Major changes in the history of Eurasia occurred in the 5th century AD, when the Hunnic invasion introduced new cultural ideas to Western Eurasia from the Turkic world, deep inside Central Asia. These changes transformed the classical civilization that was by then in decline and, under the leadership of Attila, the Huns even threatened the very existence of the Roman Empire. After its fall, the eastern part of the Roman Empire assumed control of the remaining territories and is referred to as Byzantium. From this time onwards, the different nomadic tribes of Turkic origin (Huns, Avars, Bulgars, Khazars, Pechenegs, etc.) dwelled alongside the Byzantines, and their chieftains had access to luxurious objects produced in Constantinople and given as gifts and bribes. Nomadic artists began to be greatly influenced by Byzantine art and many outstanding objects made in a cloisonné style using gold and garnet inlays have been found in nomadic complexes.
Although Byzantine influence on the early medieval nomadic cultures remains the most significant, the unique artistic tradition of the nomadic tribes also drew upon Iranian sources. Both the Sasanian and the Sogdian artistic traditions that flourished in the Central Asia from the 5th to 8th centuries AD, can be seen to have had an impact. The Sogdians became known as the chief international traders, the so-called "Phoenicians of medieval times", and were in charge of the Silk Routes passing through the whole territory of Eurasia, connecting Byzantium and China. They created a new artistic tradition akin to Sasanian art and examples of outstanding animal and human imagery can be found not only on precious silver vessels but also on silk costumes. Hundreds of richly decorated silver vessels have been found in the Kama River region as well as in the area of the Sub-Urals. The items reached these remote lands through the hands of the traders from Sogdiana as well as from Khwarazm, a separate sedentary civilization that flourished to the north-west of Sogdiana. The Sogdian and Khwarazmian traders travelled north from what is today Uzbekistan in order to exchange silver vessels for expensive furs which they then sold to the Turkic kings and Muslim caliphs. Only a few examples of a local manufacture have survived from the workshops of the Turkic Qaganates; these precious vessels represent production of the gold and silversmiths serving the Turkic kings. The most common items of metalwork from this period include elaborate multiple fitments for sabres, belts, and horse harness, all of which were richly decorated with floral and geometric ornamentation.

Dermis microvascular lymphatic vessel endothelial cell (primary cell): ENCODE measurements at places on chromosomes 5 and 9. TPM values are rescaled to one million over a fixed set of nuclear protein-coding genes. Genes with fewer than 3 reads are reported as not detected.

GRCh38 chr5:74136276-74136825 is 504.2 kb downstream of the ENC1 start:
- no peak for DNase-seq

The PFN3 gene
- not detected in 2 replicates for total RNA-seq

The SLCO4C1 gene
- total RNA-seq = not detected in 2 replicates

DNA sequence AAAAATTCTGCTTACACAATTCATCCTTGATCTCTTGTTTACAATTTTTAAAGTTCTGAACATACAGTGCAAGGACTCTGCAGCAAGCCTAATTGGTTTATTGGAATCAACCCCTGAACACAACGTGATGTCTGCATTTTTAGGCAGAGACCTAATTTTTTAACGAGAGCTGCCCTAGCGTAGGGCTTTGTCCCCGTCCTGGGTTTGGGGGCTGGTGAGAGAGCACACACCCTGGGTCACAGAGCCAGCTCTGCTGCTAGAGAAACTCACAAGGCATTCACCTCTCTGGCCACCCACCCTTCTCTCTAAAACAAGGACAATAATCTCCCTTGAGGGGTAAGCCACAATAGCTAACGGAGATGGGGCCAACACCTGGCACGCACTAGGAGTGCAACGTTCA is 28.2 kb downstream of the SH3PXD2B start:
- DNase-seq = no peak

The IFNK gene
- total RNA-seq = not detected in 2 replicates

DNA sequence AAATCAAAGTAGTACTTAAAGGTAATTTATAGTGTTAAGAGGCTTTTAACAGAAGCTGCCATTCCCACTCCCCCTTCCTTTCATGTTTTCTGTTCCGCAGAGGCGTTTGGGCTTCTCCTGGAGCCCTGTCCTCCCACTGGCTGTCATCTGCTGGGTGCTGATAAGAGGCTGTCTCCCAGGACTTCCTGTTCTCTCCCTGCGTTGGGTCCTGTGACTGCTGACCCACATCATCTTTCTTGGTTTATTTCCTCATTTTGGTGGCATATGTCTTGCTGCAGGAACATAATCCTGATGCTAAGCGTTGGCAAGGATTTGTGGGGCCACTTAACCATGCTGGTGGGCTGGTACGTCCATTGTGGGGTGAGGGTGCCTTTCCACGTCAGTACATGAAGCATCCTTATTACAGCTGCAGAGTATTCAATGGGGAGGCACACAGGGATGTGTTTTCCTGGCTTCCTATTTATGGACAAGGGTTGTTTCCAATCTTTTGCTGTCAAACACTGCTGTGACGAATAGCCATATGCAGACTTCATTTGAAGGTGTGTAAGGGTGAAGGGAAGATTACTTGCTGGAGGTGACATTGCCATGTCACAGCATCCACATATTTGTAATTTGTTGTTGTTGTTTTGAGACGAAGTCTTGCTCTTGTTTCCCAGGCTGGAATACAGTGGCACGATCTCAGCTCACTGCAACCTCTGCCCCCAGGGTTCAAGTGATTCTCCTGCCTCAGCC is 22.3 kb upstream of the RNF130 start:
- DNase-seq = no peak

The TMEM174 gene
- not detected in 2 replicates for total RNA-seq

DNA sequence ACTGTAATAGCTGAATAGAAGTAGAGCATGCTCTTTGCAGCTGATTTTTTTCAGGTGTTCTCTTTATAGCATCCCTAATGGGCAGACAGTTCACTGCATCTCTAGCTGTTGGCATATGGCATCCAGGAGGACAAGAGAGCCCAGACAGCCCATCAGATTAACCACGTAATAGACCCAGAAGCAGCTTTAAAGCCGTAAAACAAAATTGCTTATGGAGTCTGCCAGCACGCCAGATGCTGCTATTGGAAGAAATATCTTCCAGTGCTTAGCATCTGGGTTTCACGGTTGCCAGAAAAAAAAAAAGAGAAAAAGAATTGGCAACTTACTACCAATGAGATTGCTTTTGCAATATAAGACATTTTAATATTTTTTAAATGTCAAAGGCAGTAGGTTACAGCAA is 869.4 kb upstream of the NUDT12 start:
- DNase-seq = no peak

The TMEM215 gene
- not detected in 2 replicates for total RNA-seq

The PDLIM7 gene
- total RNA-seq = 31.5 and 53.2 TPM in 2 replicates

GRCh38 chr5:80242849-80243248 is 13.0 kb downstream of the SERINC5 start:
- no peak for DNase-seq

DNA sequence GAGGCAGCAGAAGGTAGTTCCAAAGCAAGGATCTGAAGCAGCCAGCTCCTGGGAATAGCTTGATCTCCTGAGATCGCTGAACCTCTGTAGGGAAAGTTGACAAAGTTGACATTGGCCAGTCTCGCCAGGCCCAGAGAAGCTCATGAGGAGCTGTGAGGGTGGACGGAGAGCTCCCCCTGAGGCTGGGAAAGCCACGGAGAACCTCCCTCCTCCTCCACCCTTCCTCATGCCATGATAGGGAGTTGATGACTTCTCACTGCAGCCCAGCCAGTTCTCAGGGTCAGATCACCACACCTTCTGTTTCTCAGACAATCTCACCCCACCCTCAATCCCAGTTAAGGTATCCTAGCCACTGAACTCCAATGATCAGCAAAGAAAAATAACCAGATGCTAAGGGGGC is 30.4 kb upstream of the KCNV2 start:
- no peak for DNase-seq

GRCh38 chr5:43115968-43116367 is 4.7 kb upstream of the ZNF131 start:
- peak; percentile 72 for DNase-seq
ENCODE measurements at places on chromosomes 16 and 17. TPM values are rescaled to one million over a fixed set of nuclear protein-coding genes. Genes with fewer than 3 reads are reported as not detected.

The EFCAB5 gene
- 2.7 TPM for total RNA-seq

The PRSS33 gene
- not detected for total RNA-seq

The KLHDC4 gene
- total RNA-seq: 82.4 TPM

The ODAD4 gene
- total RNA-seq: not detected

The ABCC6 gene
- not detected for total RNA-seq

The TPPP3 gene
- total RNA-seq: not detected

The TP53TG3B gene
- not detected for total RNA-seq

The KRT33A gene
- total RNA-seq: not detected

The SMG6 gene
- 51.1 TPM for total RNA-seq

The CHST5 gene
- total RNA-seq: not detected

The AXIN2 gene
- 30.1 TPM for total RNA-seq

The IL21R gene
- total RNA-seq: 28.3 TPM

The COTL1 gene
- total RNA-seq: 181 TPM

During the period of the Khazar Qaganate, a major semi-nomadic state that emerged in the Western Eurasian Steppes during the 8th to 10th centuries AD, the so-called Saltovo culture united tribes of Turkic and Iranian origins together under a common cultural tradition that can be clearly seen in examples of their metalwork, especially on their belts, horse harness and sabres scabbards. It exerted its influence as far west as the Balkans (where Bulgarian tribes pushed by the Khazars created their own state at the beginning of the 8th century), and into Pannonia which was conquered by the Magyar tribes at the end of the 9th century after their migration westwards from Khazaria. During the Khazar period a new ornamental style with flower-shaped designs became the most prevalent form of artistic expression, replacing the geometric and the zoomorphic styles of the previous period. The image of lotus flower became the primary and the most recognizable motif on almost all the objects of Saltovo metalwork. Although anthropomorphic images from this period are very rare, the few examples that have survived provide unique information about the everyday live of the Khazars. The imagery demonstrates the strong influences of the decorative styles which can be seen on post-Sasanian and Sogdian silver vessels and silks, both of which were traded along the Central Asian and North Caucasian sections of the Silk Road during the 8th to 10th centuries. Likewise, the art of the Magyar and the Volga Bulghar silversmiths in the 10th to 13th centuries demonstrate clear familiarity with the works of post-Sasanian and Sogdian artists that passed through their lands.
In the Eastern Eurasian Steppes, a similar but quite different artistic tradition was created by the Uyghur tribes. The Uyghur Qaganate which flourished in the mid-8th to the mid-9th centuries was centred in the Mongolian Steppes, but after its destruction, the Uyghurs migrated to Xinjiang where they settled. Initially they accepted Buddhism, later, in the 760’s, they began influenced by the ideas of Manichaeism, beginning in the 11th century they converted to Islam. The Uyghurs preserved their syncretic art tradition which was later passed onto the art of Kyrgyz tribes who dwelled in Khakassia, in Southern Siberia. Apart from the silver vessels executed in the Turkic-Sogdian tradition, the masterpieces of the Uyghur Manichean art included mural cave-paintings, but due to the later Islamization of the Uyghurs, this art tradition disappeared.